Senators approved a bipartisan deal earlier in the week to keep the government open into February and provide $1.3 billion for border security projects, but not the wall. But as Trump faced criticism from conservatives for “caving” on a campaign promise, he pushed to House to approve a package temporarily financing the government but also setting aside $5.7 billion for the border wall.

A test vote in the Senate on Friday showed that Republicans lacked the 60 votes needed to advance the House plan.

Pelosi, poised to become speaker, said in a letter to colleagues Saturday that “until President Trump can publicly commit to a bipartisan resolution, there will be no agreement before January when the new House Democratic Majority will swiftly pass legislation to re-open government.”

The impasse blocked money for nine of 15 Cabinet-level departments and dozens of agencies, including the departments of Homeland Security, Transportation, Interior, Agriculture, State and Justice.

Those being furloughed included nearly everyone at NASA and 52,000 workers at the Internal Revenue Service. About 8 in 10 employees of the National Park Service were to stay home; many parks were expected to close.

Some agencies, including the Pentagon and the departments of Veterans Affairs and Health and Human Services, were already funded and will operate as usual. Also still functioning were the FBI, the Border Patrol and the Coast Guard. Transportation Security Administration officers continued to staff airport checkpoints and air traffic controllers were on the job.

Many of Congress’ most conservative Republicans welcomed such a confrontation, but most GOP lawmakers wanted to avoid one because polling found the public opposed the wall and a shutdown over it.

Sen. Lamar Alexander of Tennessee said, “This is a complete failure of negotiations and a success for no one.”

___

Associated Press writers Alan Fram, Mary Clare Jalonick and Jill Colvin in Washington contributed to this report.

Lisa Mascaro, Darlene Superville And Kevin Freking, The Associated Press


Like us on Facebook and follow us on Twitter.

Get local stories you won't find anywhere else right to your inbox.
Sign up here

Just Posted

Island Health has reported a COVID-19 outbreak at Saanich Peninsula Hospital. (Black Press Media file photo)
COVID-19 outbreak hits first Greater Victoria hospital

Island Health declares outbreak at Saanich Peninsula Hospital

The Walking Curriculum gets students outside and connecting with nature. (Amanda Peterson/Special to S.F. Examiner)
‘Walking Curriculum’ crafted by former Saanich resident surges in popularity

The outdoor curriculum encourages students to connect with the natural world

Athletes with Fairway Gorge Paddling Club’s open men’s staff head out on a high-tech outrigger canoe. The club raised more than $16,500 at its 2020 Wetdasche event. (Courtesy of Fairway Gorge Paddling Club)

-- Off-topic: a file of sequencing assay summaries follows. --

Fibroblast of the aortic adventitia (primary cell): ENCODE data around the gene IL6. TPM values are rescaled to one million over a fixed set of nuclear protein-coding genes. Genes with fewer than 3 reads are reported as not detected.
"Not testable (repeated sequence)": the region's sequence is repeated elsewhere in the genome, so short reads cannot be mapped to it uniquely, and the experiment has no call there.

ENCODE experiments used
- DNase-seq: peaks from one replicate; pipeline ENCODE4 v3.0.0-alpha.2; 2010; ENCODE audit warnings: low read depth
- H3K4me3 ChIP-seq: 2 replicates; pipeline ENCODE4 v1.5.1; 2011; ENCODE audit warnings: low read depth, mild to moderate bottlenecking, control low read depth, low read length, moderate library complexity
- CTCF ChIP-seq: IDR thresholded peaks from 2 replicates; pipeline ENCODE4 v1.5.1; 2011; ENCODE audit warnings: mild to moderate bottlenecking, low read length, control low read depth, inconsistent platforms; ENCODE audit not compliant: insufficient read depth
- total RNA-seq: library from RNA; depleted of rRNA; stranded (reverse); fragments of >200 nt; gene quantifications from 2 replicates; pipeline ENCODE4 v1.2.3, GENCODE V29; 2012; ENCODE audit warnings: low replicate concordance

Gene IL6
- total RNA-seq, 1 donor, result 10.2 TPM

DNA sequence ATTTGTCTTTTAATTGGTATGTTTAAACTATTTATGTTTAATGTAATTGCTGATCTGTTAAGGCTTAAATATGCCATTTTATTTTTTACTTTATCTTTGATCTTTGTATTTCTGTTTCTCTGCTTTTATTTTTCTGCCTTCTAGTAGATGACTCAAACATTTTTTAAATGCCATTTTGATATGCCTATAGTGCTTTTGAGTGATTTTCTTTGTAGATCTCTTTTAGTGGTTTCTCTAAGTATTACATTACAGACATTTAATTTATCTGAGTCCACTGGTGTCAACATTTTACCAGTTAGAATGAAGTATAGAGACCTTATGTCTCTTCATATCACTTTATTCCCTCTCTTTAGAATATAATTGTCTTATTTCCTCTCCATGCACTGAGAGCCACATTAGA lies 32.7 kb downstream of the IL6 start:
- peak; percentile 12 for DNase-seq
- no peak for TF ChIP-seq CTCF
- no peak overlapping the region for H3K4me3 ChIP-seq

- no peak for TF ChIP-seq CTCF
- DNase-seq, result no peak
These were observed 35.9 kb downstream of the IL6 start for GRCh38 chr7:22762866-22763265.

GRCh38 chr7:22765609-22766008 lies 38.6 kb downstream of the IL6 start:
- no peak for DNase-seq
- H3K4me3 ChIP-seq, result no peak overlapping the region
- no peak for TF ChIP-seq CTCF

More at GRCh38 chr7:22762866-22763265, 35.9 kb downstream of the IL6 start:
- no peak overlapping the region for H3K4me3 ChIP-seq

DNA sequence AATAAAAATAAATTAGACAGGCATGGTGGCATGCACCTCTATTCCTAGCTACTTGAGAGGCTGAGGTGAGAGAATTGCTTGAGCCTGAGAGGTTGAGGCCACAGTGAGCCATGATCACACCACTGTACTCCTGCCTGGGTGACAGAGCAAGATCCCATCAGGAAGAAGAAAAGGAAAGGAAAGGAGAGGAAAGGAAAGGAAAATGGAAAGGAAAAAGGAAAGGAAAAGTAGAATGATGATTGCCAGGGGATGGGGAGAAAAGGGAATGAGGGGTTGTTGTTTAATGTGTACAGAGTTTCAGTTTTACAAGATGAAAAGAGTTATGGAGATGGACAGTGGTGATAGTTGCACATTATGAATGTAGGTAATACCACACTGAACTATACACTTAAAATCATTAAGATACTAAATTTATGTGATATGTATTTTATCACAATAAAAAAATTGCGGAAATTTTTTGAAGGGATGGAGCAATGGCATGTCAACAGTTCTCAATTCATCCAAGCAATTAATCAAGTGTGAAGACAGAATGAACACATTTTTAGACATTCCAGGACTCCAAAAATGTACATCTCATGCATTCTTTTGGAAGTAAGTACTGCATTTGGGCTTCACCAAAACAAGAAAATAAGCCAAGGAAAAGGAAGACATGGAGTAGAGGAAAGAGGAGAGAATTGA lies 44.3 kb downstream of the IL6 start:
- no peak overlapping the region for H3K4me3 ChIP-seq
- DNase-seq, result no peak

Victoria paddling group breaks fundraising record

Fairway Gorge Paddling Club’s 2020 Wetdashe event raises more than $16,500

Sipili Molia, regional kettle manager, shows off the Salvation Army’s new contactless donation system for the 2020 Christmas Kettle Campaign outside municipal hall on Dec. 1. (Devon Bidal/News Staff)
VIDEO: Tech offers hope as Salvation Army sees need skyrocket across B.C.

Charity is equipping hundreds of kettles across B.C. with ‘touchless giving technology’

Kathy MacNeil, president and chief executive officer of Island Health, Dawn Thomas, acting deputy health minister and Island Health’s vice president, Indigenous health and diversity and Chief Don Tom of Tsartlip First Nation, stand out Saanich Peninsula Hospital Tuesday morning, when they also answered questions about a new report that “widespread systemic racism against Indigenous people” in the provincial health care system. (Island Health/Submitted)
Head of Island Health says Saanich Peninsula Hospital not part of racist guessing game

Tsartlip First Nations Chief Don Tom welcomes changes following report but promises future scrutiny

A tongue-in-cheek message about wearing a face mask to curb the spread of COVID-19 on a sign outside a church near Royal Columbia Hospital, in New Westminster, B.C., on Sunday, Nov. 29, 2020. THE CANADIAN PRESS/Darryl Dyck
B.C.’s COVID-19 infection count climbs back up to 656

20 more people in hospital, active cases still rising

Dave Wallace coached the Parksville Royals for 23 years. (PQB News file photo)
B.C. baseball community mourns death of legendary Vancouver Island coach Dave Wallace

‘All who knew Dave and his passion for the game will miss him greatly’

THE CANADIAN PRESS/Nathan Denette
B.C. researchers launch study to test kids, young adults for COVID-19 antibodies

Kids and youth can often be asymptomatic carriers of the novel coronavirus

A sign is seen this past summer outside the Yunesit’in Government office west of Williams Lake reminding visitors and members to stay safe amid the COVID-19 pandemic. (Rebecca Dyok photo)
B.C. First Nation leaders await privacy commissioner decision on COVID-19 information

Release of life-saving data cannot wait, says coalition of First Nations

MLA Jennifer Whiteside is B.C.’s new minister of education. She is speaking out against Chilliwack school trustee Barry Neufeld and asking him to resign. (Black Press)
New education minister calls on Chilliwack trustee to resign

Whiteside echoes former minister’s promise to look at options to remove Barry Neufeld

Peter Beckett. ~ File photo
Supreme Court of Canada to decide if it will hear appeal in 2010 wife murder trial

Peter Beckett has stood trial twice for murder in connection with the death of his wife, Laura Letts-Beckett

Tabor Home in Abbotsford. (Ben Lypka/Abbotsford News)
B.C.’s largest COVID-19 care-home outbreak records 19 deaths, 147 cases

Tabor Home in Abbotsford has been battling outbreak since Nov. 4

Most Read